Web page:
How Trump has already transformed America's relationship with North Korea
The never-will-happen-to-suddenly-on-because-President-Trump-wants-a-place-in-history-to-off-because-he-felt-insulted-to-on-again-because-he-feels-re-respected-by-Kim-Jong-Un summit is, as of this writing, still on. Singaporeans are already seeing signs of an unprecedented security apparatus in advance of the June 12 event.
But even if it is postponed again, President Trump's force of personality, and the transparency of his character and motives, has succeeded in transforming the nature of every future interaction the U.S. has with North Korea, and not in a bad way.
Kim has already reshuffled his national security cabinet, replacing aging members of his deep state with younger aides that the Japanese and South Korean intelligence services consider to be moderate and more amenable to compromise. (This is as much, perhaps, about regime survival as anything, but it still speaks to progress.)
1. Before Trump's audacious endeavor (triggered by Kim's Olympic charm offensive), the U.S. knew next to nothing about the way that North Korea's high command made decisions about everything from trade with China and shows of force against the unified U.S.-South Korea presence to the way that Kim conducted himself in long meetings. Now, the U.S. knows a lot more. There's been a lot more to observe. A lot of behavior to assess. Every scrap of intelligence is important. Knowledge is essential, because:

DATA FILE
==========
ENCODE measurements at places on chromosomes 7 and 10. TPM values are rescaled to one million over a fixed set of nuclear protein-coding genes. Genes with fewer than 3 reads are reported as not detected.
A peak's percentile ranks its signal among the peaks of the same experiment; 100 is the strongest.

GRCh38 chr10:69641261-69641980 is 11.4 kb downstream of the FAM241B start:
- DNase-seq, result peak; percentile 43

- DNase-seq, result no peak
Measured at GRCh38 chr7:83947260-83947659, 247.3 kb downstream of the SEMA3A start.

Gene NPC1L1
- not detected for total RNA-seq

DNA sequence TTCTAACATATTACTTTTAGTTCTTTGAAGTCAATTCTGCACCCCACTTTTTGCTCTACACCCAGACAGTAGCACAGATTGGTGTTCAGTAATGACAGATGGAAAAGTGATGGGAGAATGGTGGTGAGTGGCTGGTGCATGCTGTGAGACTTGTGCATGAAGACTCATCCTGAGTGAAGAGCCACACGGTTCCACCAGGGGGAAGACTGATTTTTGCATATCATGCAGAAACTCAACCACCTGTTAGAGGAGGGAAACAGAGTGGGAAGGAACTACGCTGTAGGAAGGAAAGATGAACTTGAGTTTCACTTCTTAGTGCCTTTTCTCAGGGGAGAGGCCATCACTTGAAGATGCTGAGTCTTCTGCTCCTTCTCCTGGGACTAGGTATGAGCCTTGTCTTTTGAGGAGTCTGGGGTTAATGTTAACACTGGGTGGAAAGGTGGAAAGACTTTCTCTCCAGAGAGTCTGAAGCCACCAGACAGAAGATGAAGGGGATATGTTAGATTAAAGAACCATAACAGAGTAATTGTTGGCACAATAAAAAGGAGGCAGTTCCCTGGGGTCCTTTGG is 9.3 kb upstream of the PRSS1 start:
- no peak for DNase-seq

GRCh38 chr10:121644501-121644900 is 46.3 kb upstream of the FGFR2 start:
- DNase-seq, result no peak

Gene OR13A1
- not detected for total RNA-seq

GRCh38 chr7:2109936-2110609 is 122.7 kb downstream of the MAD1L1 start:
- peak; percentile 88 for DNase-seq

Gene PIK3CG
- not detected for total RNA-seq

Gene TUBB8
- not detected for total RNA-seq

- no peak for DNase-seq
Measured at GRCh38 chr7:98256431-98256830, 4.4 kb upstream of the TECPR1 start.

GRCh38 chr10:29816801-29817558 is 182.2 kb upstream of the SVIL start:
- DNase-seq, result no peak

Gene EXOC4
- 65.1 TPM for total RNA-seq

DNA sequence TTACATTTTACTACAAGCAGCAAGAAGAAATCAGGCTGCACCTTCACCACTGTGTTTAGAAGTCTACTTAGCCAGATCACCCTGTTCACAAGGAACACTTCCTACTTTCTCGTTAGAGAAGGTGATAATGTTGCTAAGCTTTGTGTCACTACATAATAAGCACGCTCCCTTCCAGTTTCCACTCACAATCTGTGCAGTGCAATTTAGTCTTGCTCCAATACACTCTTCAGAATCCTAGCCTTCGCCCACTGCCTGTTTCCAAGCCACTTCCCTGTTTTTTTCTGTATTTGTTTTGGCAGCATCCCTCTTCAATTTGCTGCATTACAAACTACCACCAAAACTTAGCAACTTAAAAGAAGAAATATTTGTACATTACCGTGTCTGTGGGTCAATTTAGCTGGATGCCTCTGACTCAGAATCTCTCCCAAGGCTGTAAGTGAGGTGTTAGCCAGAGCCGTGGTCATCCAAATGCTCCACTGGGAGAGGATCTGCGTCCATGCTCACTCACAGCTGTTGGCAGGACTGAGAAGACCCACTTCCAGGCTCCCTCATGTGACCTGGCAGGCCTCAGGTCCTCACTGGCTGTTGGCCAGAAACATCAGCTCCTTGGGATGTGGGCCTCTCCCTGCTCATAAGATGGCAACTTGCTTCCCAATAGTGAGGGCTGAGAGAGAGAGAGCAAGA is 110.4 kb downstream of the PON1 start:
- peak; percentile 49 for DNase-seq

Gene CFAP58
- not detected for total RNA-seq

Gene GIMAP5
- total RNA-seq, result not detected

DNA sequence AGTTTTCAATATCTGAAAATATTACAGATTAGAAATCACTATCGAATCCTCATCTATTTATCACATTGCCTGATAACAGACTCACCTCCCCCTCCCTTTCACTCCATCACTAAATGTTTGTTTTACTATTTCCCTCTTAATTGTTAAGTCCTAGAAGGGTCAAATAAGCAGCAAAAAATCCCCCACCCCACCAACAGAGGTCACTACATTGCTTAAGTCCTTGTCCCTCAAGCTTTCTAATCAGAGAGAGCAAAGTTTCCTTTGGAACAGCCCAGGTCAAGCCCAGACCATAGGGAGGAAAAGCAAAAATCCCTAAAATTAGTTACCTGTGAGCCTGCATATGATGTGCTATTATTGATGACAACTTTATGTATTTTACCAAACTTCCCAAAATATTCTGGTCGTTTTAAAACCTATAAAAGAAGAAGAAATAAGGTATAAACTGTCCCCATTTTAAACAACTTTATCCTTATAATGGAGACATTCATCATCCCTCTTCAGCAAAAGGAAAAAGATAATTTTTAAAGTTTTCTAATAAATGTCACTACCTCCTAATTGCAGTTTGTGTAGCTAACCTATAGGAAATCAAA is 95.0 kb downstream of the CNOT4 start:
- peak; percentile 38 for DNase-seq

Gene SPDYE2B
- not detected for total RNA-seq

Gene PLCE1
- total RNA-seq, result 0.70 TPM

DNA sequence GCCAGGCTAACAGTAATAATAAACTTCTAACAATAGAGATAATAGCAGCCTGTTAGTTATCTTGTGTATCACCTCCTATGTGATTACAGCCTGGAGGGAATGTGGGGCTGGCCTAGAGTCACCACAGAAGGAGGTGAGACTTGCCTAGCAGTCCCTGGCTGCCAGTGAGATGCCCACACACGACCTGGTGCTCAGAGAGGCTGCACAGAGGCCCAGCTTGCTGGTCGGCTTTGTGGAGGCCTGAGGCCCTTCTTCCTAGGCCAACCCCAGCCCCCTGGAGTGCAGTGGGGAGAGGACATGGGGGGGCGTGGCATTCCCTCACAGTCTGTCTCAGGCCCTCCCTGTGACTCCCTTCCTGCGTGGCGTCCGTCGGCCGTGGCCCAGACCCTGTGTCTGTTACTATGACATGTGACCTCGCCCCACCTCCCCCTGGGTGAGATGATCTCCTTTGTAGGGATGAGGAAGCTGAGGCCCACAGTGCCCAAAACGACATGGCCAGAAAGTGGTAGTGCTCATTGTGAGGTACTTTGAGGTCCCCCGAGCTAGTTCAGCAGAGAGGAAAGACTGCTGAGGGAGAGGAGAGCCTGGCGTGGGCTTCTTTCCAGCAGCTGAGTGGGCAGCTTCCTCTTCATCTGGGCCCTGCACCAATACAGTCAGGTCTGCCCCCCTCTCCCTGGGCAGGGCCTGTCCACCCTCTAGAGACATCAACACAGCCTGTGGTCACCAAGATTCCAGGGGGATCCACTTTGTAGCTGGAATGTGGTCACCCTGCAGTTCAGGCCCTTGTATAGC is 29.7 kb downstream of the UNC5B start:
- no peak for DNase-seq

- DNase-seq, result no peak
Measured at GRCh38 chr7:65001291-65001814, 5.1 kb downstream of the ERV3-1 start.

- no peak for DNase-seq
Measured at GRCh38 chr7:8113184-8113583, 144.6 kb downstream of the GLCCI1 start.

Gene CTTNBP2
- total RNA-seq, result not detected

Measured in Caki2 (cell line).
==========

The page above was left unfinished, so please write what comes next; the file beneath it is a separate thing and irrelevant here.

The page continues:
2. The U.S. and allies still know next to nothing about North Korea's nuclear program. We don't know how their nuclear command and control system works. We don't know if Kim truly "pushes a button" or whether he has delegated authority to generals in an emergency. We don't know whether North Korea is working on ballistic missile defense counter-measures. For the sake of collective defense and safety, the world must learn more about these tetchy subjects. And opening the tent, even slightly, will help our spies and diplomats figure all of this out.
3. Every interaction between, say, Secretary of State Mike Pompeo and Kim, or Pompeo's counterpart, adds a layer of human interaction, and potentially, builds a reservoir of good will that will help smooth over the indecorous provocations from a president who does not seem to have a grand strategy beyond the promotion of himself as a Great Man.
4. Further, the U.S. and North Korea are talking along multiple tracks, and these tracks will persist regardless of what Trump and Kim can do because they are tied to the future and security of South Korea, which has asserted its hand, rather strongly, in the whole process.
5. Because nuclear weapons are involved, growing mutuality is the essential antidote to decades of posturing and mistrust. And so far, even through the ups and downs of the past six months, interdependence has grown. A "hotline" between Seoul and Pyongyang is now in place. That is an unalloyed good.
The United States for years has pursued a Korea policy based on goals that are now moot through means that were inadequate for the character of the regime. Even if Hillary Clinton had won enough electoral votes to become president, the state of Kim's nuclear proliferation — a "break-out" capacity to threaten U.S. territories with a ballistic missile and a hydrogen bomb — would have been steady. Even if Kim concedes little — that is, if the U.S. "gets nothing" from the negotiations in the near-term — the drama is preparing us well, I think and I hope, for the long-term.